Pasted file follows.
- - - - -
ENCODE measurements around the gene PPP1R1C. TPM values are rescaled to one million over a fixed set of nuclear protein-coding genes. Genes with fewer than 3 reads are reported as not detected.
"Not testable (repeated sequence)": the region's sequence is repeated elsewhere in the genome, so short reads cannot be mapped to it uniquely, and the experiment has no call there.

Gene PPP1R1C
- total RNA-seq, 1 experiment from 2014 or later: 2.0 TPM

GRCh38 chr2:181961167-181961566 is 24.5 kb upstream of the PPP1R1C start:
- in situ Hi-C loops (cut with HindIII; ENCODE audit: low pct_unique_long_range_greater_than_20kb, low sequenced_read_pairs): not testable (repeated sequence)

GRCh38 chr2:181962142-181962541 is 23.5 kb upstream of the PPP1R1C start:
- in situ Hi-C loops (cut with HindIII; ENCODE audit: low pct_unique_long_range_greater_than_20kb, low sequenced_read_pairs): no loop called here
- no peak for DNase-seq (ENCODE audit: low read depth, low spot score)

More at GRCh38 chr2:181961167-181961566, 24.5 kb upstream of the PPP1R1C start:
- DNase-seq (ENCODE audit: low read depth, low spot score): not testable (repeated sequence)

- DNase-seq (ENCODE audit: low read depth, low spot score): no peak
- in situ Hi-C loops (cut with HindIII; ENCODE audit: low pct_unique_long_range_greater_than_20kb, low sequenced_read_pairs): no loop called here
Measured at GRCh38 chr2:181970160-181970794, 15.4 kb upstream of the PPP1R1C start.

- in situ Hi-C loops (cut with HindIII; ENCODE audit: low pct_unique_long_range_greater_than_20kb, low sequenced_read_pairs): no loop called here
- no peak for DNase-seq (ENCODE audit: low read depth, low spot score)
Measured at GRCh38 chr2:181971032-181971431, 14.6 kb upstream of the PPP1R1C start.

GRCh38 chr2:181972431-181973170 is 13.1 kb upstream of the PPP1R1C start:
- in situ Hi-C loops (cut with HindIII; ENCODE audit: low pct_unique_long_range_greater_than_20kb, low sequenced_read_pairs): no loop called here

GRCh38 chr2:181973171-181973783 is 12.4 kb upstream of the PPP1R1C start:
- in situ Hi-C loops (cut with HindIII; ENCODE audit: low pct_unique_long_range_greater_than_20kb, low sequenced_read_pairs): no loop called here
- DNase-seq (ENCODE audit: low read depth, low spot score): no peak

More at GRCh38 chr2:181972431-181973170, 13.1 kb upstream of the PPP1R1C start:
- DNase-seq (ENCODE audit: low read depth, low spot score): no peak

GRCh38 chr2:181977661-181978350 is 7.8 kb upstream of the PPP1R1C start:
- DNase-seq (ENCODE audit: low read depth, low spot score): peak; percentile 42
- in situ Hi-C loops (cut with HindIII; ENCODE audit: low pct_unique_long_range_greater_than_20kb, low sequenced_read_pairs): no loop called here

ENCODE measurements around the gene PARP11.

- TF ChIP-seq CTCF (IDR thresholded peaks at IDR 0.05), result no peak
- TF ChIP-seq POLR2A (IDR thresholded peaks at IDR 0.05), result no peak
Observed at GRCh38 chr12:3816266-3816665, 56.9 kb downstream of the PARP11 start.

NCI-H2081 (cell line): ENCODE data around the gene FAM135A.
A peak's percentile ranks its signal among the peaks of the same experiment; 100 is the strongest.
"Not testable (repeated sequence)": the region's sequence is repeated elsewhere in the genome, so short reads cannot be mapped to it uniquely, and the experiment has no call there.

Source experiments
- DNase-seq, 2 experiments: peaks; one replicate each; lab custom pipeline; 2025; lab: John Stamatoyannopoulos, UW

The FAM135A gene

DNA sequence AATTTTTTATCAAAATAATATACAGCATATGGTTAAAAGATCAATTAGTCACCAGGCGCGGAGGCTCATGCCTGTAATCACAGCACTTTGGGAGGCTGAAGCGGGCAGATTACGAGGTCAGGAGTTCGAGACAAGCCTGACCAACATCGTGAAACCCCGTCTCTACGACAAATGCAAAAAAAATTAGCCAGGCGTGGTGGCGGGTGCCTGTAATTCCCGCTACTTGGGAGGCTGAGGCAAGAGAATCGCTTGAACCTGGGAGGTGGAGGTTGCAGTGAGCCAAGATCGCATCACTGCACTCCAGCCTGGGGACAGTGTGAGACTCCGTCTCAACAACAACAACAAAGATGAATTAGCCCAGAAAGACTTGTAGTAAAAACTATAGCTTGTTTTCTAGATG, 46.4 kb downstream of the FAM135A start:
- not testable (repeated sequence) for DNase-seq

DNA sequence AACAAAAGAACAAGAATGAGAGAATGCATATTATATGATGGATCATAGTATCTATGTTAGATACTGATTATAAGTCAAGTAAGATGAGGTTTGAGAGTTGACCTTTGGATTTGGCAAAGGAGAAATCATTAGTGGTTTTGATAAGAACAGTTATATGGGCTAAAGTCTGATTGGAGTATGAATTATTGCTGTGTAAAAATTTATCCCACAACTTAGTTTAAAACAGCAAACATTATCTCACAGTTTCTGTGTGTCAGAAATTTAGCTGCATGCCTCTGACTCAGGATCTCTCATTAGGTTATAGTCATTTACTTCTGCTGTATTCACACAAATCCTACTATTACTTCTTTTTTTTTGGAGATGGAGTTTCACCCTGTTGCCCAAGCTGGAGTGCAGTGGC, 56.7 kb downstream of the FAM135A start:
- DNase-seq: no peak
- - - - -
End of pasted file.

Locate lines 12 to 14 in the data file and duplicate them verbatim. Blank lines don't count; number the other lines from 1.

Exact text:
- DNase-seq (ENCODE audit: low read depth, low spot score): no peak
- in situ Hi-C loops (cut with HindIII; ENCODE audit: low pct_unique_long_range_greater_than_20kb, low sequenced_read_pairs): no loop called here
Measured at GRCh38 chr2:181970160-181970794, 15.4 kb upstream of the PPP1R1C start.